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Federal Deposit
Insurance Corporation

Each depositor insured to at least $250,000 per insured bank

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2006 Annual Report

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I. Management's Discussion and Analysis - The Year in Review

Receivership Management

The FDIC has the unique mission of protecting depositors of insured banks and savings associations. No depositor has ever experienced a loss on the insured amount of their deposit in an FDIC-insured institution due to a failure. Once an institution is closed by its chartering authority – the state for state-chartered institutions, the Office of the Comptroller of the Currency (OCC) for national banks and the Office of Thrift Supervision (OTS) for federal savings associations – the FDIC is responsible for resolving that failed bank or savings association. The FDIC gathers data about the troubled institution, estimates the potential loss to the insurance fund from various resolution alternatives, solicits and evaluates bids from potential acquirers, and recommends the least-costly resolution method to the FDIC's Board of Directors.

Resolving Financial Institution Failures

For the second consecutive calendar year, there was no failure of an insured depository institution in 2006, further extending the longest period in the history of the FDIC during which no insured institution failed-a record 31 months. The Corporation's remaining receivership management workload also continued to decline. The accompanying chart provides liquidation highlights and trends for the past three years.

Liquidation Highlights 2004-2006
Dollars in billions (except where noted)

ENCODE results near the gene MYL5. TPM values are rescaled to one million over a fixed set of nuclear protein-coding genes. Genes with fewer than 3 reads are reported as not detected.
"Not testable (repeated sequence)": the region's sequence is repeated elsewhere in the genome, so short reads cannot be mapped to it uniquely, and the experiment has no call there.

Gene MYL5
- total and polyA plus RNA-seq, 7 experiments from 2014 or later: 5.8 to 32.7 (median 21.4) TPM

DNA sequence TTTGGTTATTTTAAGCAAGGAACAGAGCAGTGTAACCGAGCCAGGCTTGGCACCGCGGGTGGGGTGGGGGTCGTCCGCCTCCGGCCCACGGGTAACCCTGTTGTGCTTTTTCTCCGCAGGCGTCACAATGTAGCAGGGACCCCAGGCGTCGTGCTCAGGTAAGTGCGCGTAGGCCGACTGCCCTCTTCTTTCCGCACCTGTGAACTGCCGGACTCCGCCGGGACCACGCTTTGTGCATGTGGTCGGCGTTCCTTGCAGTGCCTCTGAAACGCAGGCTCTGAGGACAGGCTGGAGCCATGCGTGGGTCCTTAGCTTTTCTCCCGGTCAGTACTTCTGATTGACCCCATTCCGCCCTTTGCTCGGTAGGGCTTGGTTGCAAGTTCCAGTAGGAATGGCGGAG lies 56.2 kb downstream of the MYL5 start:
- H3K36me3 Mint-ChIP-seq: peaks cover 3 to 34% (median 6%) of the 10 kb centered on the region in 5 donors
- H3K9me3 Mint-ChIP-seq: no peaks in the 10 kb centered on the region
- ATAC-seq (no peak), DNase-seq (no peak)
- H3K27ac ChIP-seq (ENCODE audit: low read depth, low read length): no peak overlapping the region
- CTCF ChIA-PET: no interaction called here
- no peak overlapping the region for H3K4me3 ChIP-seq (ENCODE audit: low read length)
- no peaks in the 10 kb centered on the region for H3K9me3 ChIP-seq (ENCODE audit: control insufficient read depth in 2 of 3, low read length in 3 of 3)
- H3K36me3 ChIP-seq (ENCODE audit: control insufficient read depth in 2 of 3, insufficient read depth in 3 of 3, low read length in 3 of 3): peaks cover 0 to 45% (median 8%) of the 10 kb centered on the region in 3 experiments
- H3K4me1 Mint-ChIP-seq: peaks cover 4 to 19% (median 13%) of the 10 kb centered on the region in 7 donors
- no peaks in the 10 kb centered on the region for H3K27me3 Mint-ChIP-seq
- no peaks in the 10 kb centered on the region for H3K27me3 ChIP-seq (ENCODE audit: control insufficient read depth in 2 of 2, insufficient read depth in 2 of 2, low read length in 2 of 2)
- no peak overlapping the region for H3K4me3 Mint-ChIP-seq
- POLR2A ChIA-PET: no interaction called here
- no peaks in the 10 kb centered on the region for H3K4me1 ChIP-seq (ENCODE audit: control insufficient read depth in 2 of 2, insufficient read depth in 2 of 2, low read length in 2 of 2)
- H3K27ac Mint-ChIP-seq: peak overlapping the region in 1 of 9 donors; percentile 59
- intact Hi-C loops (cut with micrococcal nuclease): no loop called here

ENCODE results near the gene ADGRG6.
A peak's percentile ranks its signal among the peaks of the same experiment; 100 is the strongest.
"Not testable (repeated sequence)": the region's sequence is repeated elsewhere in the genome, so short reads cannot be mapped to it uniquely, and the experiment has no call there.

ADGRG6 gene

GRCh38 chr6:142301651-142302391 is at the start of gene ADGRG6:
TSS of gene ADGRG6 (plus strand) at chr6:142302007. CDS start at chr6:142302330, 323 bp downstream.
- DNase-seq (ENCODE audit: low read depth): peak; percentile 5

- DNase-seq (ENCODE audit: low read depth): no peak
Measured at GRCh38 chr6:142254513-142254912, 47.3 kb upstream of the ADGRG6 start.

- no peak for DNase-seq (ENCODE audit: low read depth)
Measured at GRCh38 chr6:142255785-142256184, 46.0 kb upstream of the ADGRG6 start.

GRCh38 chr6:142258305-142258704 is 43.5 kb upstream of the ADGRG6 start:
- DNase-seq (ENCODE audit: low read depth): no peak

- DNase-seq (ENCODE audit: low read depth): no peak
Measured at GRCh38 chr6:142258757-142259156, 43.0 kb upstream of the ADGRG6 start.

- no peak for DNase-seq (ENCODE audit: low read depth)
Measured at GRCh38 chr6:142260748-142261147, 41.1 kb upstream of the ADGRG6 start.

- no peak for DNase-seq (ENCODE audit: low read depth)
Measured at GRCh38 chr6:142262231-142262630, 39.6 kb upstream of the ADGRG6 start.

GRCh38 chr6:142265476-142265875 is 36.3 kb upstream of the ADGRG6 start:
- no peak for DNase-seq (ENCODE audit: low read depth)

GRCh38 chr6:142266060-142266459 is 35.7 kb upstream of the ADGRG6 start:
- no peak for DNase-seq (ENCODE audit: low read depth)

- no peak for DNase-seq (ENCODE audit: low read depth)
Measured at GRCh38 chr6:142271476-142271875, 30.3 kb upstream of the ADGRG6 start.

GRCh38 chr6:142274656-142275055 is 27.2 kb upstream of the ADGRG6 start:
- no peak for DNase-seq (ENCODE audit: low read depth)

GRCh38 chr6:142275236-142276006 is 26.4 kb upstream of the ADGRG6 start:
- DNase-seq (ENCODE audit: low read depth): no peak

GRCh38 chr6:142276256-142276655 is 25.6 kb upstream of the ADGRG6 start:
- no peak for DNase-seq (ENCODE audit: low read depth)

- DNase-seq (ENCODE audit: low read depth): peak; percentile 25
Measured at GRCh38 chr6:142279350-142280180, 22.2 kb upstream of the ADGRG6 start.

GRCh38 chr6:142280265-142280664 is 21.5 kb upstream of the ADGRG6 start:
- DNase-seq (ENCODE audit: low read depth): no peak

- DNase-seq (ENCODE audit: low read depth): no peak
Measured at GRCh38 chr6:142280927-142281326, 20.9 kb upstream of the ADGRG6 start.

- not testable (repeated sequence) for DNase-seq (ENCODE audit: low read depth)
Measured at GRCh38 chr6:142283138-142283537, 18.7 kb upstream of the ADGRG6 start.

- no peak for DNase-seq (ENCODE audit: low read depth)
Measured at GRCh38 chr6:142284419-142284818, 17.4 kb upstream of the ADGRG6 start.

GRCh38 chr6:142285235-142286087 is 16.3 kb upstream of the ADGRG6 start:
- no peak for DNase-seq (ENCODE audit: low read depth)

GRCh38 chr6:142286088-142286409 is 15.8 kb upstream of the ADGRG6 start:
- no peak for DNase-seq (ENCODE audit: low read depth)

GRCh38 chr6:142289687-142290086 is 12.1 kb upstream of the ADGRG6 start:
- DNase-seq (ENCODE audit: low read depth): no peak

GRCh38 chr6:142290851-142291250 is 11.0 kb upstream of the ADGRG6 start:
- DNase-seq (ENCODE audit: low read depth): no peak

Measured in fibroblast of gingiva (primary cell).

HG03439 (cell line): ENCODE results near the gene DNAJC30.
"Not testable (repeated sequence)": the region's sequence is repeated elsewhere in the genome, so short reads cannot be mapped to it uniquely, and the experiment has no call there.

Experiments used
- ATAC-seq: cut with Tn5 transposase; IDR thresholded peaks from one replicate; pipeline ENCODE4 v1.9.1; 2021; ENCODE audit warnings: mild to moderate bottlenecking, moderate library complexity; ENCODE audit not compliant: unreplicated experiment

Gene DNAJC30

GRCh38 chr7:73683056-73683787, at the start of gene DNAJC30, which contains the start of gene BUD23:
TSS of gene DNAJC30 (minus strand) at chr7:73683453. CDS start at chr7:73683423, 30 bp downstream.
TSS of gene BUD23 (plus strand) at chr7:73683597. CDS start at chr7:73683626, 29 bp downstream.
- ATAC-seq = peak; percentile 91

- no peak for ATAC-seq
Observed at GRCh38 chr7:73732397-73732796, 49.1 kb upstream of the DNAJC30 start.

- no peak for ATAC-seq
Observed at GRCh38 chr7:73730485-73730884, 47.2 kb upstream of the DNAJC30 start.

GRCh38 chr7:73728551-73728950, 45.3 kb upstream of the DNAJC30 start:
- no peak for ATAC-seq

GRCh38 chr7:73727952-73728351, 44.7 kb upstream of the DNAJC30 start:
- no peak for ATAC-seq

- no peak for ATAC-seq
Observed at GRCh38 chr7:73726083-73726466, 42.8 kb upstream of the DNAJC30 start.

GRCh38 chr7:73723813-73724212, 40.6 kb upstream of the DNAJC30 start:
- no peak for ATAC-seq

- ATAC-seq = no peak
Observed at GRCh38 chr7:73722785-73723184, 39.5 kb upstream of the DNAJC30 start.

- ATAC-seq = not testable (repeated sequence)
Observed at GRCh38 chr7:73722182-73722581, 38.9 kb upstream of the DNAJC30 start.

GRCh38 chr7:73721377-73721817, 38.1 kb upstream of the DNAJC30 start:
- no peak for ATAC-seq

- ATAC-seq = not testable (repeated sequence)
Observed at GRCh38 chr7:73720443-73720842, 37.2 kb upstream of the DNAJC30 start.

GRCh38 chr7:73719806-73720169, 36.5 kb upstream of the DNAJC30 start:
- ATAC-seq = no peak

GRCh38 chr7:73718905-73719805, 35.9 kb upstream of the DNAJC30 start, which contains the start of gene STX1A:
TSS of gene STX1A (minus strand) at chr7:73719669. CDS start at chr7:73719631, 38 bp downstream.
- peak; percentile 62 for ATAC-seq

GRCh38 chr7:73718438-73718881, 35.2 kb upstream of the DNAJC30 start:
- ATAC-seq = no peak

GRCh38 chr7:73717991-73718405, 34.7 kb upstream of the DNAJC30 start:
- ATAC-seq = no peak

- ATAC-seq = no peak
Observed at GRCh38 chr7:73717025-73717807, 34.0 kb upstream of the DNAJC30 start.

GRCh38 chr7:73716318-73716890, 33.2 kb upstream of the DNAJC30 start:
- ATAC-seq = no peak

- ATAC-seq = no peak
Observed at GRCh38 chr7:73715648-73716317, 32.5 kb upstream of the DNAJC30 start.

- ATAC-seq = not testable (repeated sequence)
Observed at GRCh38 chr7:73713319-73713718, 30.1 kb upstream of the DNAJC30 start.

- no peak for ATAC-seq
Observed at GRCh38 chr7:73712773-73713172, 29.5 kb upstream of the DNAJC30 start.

2006* 2005* 2004
Total Resolved Banks 0 0 3
Assets of Resolved Banks $0.00 $0.00 $0.15
Total Resolved Savings Associations 0 0 1
Assets of Resolved Savings Associations $0.00 $0.00 $0.01
Net Collections from Assets in Liquidation@ $0.17 $0.37 $0.38
Total Assets in Liquidation@ $0.35 $0.44 $0.61
Total Dividends Paid@ $0.17 $0.44 $0.38
Savings Over Cost of Liquidation# 0011.6 million
*No failures in 2005 or 2006
@Includes activity from thrifts resolved by the former Federal Savings and Loan Insurance Corporation and the Resolution Trust Corporation
#Least Cost Test Savings

Large Bank Contingency Planning

The FDIC must ensure that it has the tools and strategies necessary to fulfill its missions as deposit insurer and receiver for all insured banks and thrifts. As the banking industry has become more concentrated and as larger insured institutions have grown significantly, the FDIC has undertaken a number of concrete steps to enhance its capabilities to manage the resolution of a large bank. Some of the initiatives involved in this ongoing process are contingency planning exercises, system and process improvements for determination of deposit insurance claims and management of failing bank assets, consultations with domestic and international regulators, improvements to the FDIC's supervisory program for larger banks, and the designation of internal and external expertise to focus on larger bank issues. The Claims Administration System (CAS), described in the following section, is one of these initiatives. This effort will continue and evolve as the challenges change in the future.

Claims Modernization Project

The FDIC is taking advantage of the hiatus in resolution activity by modernizing the way it determines the insurance status of depositors in the event of failure by streamlining its business processes and modernizing the internal systems used to facilitate a deposit insurance determination through improved use of current technology. This includes development and implementation of a new insurance determination system called the Claims Administration System (CAS) to be implemented in 2008, which will provide an integrated solution that will meet the current and future deposit insurance determination needs of the FDIC. The new system will minimize the potential for FDIC losses, reduce any spillover effects that could lead to systemic risks, preserve franchise value, and produce deposit insurance results in a timely manner in order to quickly provide funds to claimants.